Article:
For many kids (and their parents), their first cell phone is a modern-day rite of passage — one that begins at a younger age every year.
According to a recent report, the average age children get their first smartphone is 10, down from 12 in 2012. Cell phones for kids are also quite prevalent; 60% of tweens (10-14-year-olds) and 84% of teens (15-18-year-olds) own a cell phone. Even cell phones for kids under 10 are on the rise — 20% of 8-9-year-olds own a phone.
Kids and cell phones: reasons for getting a cell phone
If you’re a parent, you’ve probably wondered, “What age should a child get a cell phone?” The answer to this question will vary with each family depending on circumstances and needs.
The first thing you’ll want to determine is why your child needs the phone. For most parents of younger kids and tweens, this boils down to a few main reasons:
Cell phones provide kids with a way to contact their parents, police, or emergency contact in the event of an emergency. GPS coordinates on phones also allow parents to find the location of the phone at all times.
Whether you need to know what time to pick your child up from practice or want to tell them when you’ll be home from work, the ability to reach your child immediately is an attractive prospect for many parents.
Parents want their children to be able to contact them at all times, and a cell phone allows children to do so, no matter where they are.
Additionally, more and more people are doing away with the expense of landlines. More than 50% of households in the U.S. use cell phones exclusively. In homes without landlines, a mobile phone provides peace of mind that parents and children will be able to reach each other if needed.
Things to consider
The safety and convenience provided by a cell phone are certainly important, but there are other factors to consider before purchasing a cell phone for your child. Kids’ cell phone use is a hot topic that child psychologists have raised valid concerns about.
A few things to keep in mind before handing your child a personal cell phone include:
Effect on sleep
Cell phones have been shown to affect children's sleep patterns negatively. One large study reported a “strong and consistent association” between using mobile devices around bedtime and lack of sleep, poor sleep quality, and excessive sleepiness throughout the day.
Additionally, the National Sleep Foundation reported 72% of all kids and 85% of all teens have a mobile device in their sleep environment, and much of their usage occurs during bedtime.
Parents may initially provide their kids a phone to keep tabs on them, but most kids are using their phones for far more than checking in with mom and dad. By the age of 12, 50% of all kids have at least one social media account, and many use their smartphones to access their accounts and the Internet.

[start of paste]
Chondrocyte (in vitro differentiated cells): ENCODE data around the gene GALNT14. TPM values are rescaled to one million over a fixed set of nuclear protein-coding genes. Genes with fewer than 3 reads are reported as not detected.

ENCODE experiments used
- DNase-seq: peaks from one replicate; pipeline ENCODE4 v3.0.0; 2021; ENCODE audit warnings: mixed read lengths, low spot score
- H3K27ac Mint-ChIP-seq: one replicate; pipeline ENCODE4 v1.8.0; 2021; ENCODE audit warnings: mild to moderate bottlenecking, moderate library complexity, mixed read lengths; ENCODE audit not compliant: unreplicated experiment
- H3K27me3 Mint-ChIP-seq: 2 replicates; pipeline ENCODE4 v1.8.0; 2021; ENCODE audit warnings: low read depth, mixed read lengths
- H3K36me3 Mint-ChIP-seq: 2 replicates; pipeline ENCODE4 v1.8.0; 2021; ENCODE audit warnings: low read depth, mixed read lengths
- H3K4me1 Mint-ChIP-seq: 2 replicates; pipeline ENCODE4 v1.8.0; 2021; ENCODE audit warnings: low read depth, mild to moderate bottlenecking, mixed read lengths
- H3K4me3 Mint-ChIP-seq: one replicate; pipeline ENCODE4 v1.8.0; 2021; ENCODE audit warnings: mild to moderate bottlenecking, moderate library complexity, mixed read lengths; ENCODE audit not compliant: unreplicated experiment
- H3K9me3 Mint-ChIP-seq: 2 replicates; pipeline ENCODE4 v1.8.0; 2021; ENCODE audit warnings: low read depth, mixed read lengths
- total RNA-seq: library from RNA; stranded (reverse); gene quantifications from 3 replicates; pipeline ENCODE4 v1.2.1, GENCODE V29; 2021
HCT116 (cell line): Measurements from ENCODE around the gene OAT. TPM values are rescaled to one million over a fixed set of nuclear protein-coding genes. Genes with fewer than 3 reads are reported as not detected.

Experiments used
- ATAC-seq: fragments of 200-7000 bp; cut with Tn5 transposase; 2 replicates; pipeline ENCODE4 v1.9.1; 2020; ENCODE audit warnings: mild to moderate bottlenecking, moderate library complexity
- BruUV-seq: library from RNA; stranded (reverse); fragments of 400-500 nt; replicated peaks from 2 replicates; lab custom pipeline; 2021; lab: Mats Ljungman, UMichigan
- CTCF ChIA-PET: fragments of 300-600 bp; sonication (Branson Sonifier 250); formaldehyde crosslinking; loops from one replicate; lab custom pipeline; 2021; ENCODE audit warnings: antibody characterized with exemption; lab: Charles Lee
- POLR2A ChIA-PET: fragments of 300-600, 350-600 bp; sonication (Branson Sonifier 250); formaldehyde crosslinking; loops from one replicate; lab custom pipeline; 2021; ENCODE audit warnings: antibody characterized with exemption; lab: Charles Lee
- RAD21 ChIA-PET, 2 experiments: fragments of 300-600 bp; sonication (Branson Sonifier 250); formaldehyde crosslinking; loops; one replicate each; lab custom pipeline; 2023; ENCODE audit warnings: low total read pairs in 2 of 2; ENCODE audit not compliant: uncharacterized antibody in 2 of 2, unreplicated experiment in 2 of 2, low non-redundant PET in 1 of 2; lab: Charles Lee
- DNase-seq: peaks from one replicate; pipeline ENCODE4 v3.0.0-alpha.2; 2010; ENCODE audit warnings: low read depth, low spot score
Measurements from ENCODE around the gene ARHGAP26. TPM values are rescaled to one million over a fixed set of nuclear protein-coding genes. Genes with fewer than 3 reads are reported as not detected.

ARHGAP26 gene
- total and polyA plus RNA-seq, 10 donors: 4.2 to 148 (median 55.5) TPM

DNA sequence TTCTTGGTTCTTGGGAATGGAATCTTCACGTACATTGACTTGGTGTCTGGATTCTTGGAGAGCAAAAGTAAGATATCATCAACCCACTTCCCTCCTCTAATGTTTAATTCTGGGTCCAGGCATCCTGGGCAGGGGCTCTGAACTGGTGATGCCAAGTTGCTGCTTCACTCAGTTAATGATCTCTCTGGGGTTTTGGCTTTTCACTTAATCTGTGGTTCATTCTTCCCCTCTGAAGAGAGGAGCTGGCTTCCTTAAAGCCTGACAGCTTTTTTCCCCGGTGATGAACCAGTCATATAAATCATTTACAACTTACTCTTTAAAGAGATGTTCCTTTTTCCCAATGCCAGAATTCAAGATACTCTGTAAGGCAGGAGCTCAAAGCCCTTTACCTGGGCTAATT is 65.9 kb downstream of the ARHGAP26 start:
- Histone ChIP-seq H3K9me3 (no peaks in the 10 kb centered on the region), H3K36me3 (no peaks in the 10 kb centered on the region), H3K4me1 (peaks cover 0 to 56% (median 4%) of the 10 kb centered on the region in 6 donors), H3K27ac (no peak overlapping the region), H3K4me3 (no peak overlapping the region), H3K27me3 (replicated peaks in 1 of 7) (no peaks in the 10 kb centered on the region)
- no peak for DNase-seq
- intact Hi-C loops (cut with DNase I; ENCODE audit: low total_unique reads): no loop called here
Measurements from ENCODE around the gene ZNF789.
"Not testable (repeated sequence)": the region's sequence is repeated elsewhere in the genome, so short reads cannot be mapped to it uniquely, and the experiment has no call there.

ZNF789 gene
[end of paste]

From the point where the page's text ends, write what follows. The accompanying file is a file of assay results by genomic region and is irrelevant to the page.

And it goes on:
Heavy cell phone usage among children increases the chances of both participating in and becoming a victim of cyberbullying, especially among teens and tweens.
Most cell phones come equipped with parental controls and other tools to help protect privacy and monitor usage, but these must be enabled to work. Only 61% of teens use privacy settings on their social media accounts, and a shocking 14% have posted their home addresses online.
Despite the fact cell phone companies are regularly rolling out new plans and offers to remain competitive, adding a line to your plan can be costly. Depending on the carrier, the average cost for a phone and data plan for a family of four is between $165 and $190 each month. This price doesn’t include the cost of the phone itself, which can add hundreds depending on the type of phone you purchase.
Cell phone alternatives
If you decide your child isn’t ready for the responsibility of his own cell phone, there are other ways to stay in touch with your child:
Phones without data
While it seems everyone has at least one smartphone, believe it or not, there are still basic cell phones that don’t use data. Basic phones that allow you to place calls and send and receive text messages enable kids to stay in touch and place emergency calls. The lack of internet access also makes them safe phones for tweens.
For parents whose primary concern is keeping in touch with children who are home alone, a two-way camera that allows you to make a video call is an excellent option, allowing you to both see and hear your children while they’re home.
The Vivint Indoor Camera, for example, enables two-way communication. Parents can call home from their mobile device to see and talk to kids at home. With the touch of a button, kids can also contact you on your mobile device. The Indoor Camera lets you see and speak with children who are home alone after school, or while you're away, allowing you to stay connected and providing peace of mind.
Ultimately, there’s no “right” age to get kids a cell phone. Fortunately, until you decide the time is right, other options can keep you in touch with your children.
Learn more about the Indoor Camera and how it can help you connect with your kids when you're away from home.